Is your idea viable? Test the waters before jumping in


This may be largely dependent on industry but, if you have the possibility to actually test out a concept before going into full scale business plan writing, development, quitting your job, do so.

Clearly if you hold in your possession intellectual property (IP) that will cost a few hundred grand to develop, then by all means start writing that business plan, get that executive summary ready, and go put a team together, but in the event your idea is something niche, has a specific market segment, is a B2C business then start testing the waters.

The best way to go about doing this, is to simply involve yourself in the community for your business subject online, whatever it is. We, for example at, started looking around the startup scene here in Europe, and we noticed that there was nothing that really brought it together, there was an old expired EU initiative that was now defunct, there were tons of resources, but they were hard to find. Simply put we thought there may be a market for a site that brings all this info together, so we thought about putting up a database of all relevant information, a Wiki of sorts, but that’s just boring. At this time, I was working on another project, and started collecting information and writing basic articles for my own – now defunct – blog, that for lack of time, just never saw the light of day.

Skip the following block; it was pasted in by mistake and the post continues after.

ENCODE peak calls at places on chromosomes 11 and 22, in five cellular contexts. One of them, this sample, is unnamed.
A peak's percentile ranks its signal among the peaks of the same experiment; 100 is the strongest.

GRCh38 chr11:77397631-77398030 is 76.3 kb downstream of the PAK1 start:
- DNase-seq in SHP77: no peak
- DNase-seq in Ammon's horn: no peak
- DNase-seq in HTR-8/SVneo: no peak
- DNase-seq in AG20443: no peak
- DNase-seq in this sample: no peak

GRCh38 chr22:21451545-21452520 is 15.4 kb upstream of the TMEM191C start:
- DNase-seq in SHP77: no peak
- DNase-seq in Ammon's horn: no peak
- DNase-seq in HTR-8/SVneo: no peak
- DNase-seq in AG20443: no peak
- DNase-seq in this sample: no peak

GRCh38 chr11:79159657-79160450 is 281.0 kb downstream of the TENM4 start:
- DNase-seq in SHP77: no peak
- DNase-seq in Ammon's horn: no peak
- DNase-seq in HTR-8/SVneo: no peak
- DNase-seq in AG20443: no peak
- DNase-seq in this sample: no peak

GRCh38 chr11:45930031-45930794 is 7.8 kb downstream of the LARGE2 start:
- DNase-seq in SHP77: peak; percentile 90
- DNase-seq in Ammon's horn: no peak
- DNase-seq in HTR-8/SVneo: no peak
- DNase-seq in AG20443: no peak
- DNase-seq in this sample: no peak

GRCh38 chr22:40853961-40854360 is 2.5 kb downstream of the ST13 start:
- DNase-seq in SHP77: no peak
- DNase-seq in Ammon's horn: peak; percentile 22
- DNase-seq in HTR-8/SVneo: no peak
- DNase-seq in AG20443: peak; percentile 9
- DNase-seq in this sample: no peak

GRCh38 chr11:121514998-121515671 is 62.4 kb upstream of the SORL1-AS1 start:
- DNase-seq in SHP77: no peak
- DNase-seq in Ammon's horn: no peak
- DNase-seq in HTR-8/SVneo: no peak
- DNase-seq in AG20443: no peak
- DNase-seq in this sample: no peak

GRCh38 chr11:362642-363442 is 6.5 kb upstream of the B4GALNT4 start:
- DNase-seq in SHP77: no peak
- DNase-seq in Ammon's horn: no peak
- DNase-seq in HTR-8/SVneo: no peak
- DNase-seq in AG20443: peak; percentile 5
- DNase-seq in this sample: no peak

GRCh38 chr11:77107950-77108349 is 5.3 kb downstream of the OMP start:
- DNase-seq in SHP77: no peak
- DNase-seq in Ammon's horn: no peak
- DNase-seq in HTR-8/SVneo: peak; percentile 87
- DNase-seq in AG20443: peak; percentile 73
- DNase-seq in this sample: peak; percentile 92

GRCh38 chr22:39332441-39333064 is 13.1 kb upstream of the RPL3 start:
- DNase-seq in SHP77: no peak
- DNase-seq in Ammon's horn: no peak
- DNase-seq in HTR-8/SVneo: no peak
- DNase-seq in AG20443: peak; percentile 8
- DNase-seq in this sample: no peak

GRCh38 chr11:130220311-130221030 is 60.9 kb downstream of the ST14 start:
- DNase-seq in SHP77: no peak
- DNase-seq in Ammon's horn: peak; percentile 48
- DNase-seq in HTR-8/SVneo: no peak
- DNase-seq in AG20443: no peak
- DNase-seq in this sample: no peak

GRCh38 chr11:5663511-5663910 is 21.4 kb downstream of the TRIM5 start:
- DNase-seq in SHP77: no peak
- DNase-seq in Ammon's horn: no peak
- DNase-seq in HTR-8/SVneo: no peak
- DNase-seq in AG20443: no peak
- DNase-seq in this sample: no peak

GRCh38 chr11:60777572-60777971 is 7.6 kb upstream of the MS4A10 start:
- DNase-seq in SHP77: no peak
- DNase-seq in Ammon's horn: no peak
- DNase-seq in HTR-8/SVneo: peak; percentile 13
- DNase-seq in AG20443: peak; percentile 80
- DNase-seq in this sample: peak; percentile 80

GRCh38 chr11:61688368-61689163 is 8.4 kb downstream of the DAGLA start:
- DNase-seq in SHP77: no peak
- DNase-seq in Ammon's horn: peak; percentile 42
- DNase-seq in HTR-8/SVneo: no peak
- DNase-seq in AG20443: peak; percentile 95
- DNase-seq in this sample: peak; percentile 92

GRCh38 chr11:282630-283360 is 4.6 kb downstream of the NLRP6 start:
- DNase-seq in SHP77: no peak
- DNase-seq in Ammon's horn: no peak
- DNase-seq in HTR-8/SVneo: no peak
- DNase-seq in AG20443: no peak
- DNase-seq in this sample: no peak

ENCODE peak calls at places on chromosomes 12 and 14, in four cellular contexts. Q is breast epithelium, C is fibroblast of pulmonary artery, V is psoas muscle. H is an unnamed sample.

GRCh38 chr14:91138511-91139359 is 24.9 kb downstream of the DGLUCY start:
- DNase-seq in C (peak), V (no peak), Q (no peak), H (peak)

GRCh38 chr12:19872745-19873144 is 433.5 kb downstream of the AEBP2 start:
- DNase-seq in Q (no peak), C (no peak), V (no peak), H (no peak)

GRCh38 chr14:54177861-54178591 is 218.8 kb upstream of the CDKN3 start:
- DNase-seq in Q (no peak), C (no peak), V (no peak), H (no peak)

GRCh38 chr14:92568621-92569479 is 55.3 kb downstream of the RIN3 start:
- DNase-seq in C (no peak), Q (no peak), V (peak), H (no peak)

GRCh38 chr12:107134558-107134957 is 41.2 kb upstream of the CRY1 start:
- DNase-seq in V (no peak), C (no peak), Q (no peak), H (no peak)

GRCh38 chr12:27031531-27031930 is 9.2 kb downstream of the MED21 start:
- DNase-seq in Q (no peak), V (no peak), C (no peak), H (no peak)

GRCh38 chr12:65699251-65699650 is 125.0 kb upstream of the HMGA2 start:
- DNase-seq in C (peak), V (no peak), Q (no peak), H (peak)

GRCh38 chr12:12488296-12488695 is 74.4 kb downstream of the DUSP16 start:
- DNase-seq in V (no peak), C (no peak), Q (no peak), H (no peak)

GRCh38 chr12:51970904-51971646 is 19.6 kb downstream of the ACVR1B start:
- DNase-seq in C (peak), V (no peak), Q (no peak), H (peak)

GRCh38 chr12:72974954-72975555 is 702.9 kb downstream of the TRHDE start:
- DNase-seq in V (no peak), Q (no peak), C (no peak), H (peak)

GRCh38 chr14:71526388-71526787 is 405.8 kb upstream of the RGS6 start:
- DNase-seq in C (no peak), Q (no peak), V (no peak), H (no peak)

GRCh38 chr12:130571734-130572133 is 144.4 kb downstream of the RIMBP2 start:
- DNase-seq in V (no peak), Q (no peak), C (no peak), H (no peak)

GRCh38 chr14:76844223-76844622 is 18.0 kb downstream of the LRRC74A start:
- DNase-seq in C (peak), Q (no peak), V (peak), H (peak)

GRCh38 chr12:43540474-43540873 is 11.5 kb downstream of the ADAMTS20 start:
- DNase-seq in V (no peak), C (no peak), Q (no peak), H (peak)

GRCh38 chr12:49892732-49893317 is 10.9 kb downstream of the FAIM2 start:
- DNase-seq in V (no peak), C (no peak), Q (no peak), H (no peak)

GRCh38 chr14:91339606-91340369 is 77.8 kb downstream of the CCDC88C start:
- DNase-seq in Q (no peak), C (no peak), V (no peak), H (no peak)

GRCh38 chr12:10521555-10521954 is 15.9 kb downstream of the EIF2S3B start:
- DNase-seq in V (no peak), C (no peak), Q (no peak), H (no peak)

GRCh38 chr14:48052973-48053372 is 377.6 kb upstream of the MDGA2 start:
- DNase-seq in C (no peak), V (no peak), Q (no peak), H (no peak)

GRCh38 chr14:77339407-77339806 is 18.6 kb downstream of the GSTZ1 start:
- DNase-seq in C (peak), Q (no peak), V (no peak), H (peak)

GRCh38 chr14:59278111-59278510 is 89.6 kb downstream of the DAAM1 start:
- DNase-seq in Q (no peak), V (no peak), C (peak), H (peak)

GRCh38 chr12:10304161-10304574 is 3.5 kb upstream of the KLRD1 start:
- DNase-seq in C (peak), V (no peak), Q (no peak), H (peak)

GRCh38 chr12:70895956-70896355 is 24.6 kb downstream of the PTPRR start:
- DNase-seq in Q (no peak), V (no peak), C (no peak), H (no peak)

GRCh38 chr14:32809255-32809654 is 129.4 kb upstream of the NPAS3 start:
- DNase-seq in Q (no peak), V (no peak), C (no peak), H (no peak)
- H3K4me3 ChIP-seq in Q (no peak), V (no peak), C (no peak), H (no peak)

Put one and two together, and the next thing that we know we’ve got a blog, with some info on it in the resource area. Now time to see if this thing is going to even make an internet blip – seems it did, this site’s been growing, and best of all organically, no marketing, no adwords, so now we’re actually working on a few things behind the scenes that should bring added value to our visitors and likewise the European Entrepreneurship scene.